The total market for RFID goods and services will climb to $9.2 billion this year and will approach $20 billion by 2018, according to new data produced by market research firm IDTechEx. Those figures include all frequency tags, readers, software and services.
In a webcast this week, IDTechEx CEO Raghu Das outlined the top four segments driving growth — retail apparel item level tagging, asset tracking/inventory, transit ticketing and animal tracking.
Retailers deploying RFID generally see sales gains between 4-20 percent without increasing stock levels. Despite major rollouts by Macy’s, Kohl’s and Marks & Spencer, (which will use 400 million tags alone this year) item level apparel tagging has barely scratched the surface.
Retailers will consume about three billion tags in 2014. The total apparel market represents about 40 billion clothing and accessory items annually.
By 2024, IDTechEx says that the retail market will be worth $8 billion, representing 27 percent of the total market. By comparison, retailers spent about $400 million on RFID technology last year.
“It’s a healthy sign that there will not be any one major dominant market,” says Das. “The use of RFID will be fairly well spread out throughout a number of markets.”
Asset tracking applications will consume 500 million UHF tags this year as enterprises leverage the high performance now available from low priced UHF tags. Applications are diverse, ranging from 10,000 up to a million tags per location. ROI for asset tracking usually occurs in less than 12 months.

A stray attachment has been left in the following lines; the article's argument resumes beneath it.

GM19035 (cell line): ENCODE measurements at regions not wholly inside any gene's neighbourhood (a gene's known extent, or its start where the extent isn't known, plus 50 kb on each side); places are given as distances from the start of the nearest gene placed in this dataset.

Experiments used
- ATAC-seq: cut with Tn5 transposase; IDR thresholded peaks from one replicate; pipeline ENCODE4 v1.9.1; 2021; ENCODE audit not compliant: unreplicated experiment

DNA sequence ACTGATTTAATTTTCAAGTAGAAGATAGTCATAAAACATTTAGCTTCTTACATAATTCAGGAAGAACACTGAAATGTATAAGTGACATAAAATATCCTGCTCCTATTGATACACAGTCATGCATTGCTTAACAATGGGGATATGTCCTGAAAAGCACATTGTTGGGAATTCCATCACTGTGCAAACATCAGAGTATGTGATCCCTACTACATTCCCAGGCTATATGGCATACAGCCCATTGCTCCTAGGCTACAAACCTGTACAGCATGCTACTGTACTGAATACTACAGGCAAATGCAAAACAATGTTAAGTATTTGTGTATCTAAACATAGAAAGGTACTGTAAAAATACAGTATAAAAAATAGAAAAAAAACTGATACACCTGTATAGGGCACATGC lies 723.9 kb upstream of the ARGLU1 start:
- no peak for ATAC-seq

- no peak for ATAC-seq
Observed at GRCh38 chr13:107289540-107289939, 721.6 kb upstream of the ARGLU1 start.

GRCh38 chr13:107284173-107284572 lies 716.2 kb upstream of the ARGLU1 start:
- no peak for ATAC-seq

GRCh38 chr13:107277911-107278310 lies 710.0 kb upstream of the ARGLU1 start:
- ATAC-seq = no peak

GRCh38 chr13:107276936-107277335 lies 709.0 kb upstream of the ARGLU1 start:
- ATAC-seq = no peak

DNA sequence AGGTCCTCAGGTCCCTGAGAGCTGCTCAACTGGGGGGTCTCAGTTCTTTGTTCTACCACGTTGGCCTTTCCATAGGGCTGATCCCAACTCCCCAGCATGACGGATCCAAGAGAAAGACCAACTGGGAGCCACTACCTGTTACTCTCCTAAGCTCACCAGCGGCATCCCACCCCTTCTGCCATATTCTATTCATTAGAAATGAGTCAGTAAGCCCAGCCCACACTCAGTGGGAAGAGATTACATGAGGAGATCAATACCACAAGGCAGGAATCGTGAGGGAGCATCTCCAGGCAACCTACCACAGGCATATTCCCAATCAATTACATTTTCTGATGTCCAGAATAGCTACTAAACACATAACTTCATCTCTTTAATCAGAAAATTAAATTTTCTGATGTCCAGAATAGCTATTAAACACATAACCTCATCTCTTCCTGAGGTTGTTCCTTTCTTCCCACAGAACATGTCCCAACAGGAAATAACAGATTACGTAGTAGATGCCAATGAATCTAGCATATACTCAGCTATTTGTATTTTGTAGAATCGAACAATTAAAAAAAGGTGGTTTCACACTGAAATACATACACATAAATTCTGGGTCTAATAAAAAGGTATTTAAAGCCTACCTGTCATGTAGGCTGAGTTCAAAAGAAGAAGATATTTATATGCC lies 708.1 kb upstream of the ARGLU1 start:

The IDTechEx research predicts that the transit sector will consume 700 million HF tags in 2014. The Moscow rail system is one of the largest users in the world, accounting for between 25 and 30 million tags each month. The research firm also expects strong growth in animal tracking as government mandates for trace and track continue to expand.
IDTechEx says that 26 billion RFID tags have been sold since RFID first became commercially available in 1943. Of that number, 25 billion have been passive tags, with another one billion in the active/RTLS category.
Six billion passive tags were sold in 2013, and another four billion in 2012, providing a strong indication of the ramp up of the technology over the last two years.